I have a weakness for Cadbury eggs. The mini eggs specifically. Milk chocolate in a sugary shell…I can’t say no.
I have a fever and the only prescription is more mini eggs.
As a little girl, I used to dance around the house in my Easter dress singing made up songs about flowers while biting the heads off chocolate rabbits.
My Easter Bunny would fill it with chocolate eggs and chocolate bunnies and jelly beans. I got the milk chocolate basket and my sister got the dark chocolate basket. I hated dark chocolate back them…oh how times have changed.
I tend to buy myself lots of chocolate this time of year. It doesn’t help that Easter candy goes on sale in February.
Last year I went overboard with the chocolate eggs. So much so that the following Monday, all I wanted to eat were green leafy vegetables.
This year will be different. I mean, yes, I’ve already eaten about one bag of Cadbury mini eggs (probably more) since February, but I honestly think that’s it for me.
I’d had my fill.
But because I finally made the mind-body connection. An abundance of mini eggs makes me feel lousy: tired and slow.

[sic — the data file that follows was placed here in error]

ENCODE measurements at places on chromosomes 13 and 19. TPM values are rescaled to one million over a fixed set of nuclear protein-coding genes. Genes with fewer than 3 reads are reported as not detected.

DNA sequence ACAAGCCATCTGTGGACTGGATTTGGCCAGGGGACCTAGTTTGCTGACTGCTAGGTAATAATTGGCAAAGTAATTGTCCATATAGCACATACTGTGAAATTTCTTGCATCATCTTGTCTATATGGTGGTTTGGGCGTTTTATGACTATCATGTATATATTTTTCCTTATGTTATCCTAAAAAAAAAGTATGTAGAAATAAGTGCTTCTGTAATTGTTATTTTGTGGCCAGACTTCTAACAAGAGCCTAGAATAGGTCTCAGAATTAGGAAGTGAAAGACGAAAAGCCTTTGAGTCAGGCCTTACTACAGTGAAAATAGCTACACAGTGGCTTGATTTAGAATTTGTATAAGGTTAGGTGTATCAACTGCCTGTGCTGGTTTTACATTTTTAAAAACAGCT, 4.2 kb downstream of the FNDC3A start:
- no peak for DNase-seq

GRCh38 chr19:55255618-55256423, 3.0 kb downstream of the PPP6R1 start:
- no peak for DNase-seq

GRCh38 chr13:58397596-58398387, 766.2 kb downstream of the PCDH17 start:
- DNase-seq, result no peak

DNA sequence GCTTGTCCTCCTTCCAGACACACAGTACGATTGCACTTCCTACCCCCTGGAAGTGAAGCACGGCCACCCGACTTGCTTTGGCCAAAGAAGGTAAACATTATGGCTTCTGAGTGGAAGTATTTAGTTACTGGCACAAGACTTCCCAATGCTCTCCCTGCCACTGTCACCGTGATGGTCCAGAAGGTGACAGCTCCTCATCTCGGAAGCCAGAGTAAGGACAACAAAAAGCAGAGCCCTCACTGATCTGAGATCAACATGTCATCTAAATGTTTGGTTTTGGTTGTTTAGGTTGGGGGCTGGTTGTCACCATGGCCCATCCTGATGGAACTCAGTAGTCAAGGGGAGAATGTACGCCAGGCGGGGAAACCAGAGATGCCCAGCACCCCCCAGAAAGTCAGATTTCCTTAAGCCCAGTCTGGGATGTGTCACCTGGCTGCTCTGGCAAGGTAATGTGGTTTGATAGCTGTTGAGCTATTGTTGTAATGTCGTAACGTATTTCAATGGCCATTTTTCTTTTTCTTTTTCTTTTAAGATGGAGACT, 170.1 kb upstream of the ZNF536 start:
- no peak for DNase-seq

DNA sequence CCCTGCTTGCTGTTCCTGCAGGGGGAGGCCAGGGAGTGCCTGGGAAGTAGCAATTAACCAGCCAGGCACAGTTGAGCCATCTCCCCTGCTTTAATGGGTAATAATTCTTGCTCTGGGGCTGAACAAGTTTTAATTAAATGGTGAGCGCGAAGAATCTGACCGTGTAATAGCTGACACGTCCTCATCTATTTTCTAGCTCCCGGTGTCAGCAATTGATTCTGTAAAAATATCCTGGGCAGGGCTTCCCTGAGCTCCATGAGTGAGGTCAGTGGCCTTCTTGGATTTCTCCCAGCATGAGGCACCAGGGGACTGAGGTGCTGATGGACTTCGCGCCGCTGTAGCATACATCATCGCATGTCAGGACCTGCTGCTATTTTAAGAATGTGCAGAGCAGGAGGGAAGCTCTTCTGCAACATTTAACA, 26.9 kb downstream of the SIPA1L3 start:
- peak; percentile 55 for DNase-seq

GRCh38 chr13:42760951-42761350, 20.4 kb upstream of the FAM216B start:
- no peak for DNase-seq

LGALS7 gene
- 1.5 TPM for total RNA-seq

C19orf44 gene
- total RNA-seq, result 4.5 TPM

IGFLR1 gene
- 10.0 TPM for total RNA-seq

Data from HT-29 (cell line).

It seems crazy, but that’s all it took.
This realization reminded me of an article I read a while back about deprivation and restriction when it comes to eating.
There is a difference between restricting yourself with the goal of losing weight and restricting yourself with your health in mind.
One of the biggest issues I work on with my clients is getting away from feeling restricted or deprived when it comes to choosing foods.
I used to say that there was no such things as “good foods” and “bad foods” in order to get people away from that conventional diet mentality. I still think this is true to some degree, but only when your goal is to lose weight.
There are good foods and bad foods when your goal is health. These foods vary from person to person.
For example: I can’t tolerate grains or peanut butter. Eating these foods messes with my digestion. So for me, these foods are bad, and I should restrict them from my diet. I don’t do it because I want to lose weight, but because I know that eating these foods makes me unhealthy.
Feelings of deprivation often arise when the restriction is done for the purposes of weight loss.
So the trick to ending restriction and deprivation when it comes to your diet is to make that mind-body connection and genuinely change your goals. Why would you want to eat food that makes you feel sick?
When your goal is weight loss, it’s easy to get sucked into that self-sabotaging cycle and eat “bad foods” that aren’t “in your diet.”
Everything changes when you honestly focus on health rather than on weight loss.
The hard part is sincerely forgetting about the weight loss and focusing on the health.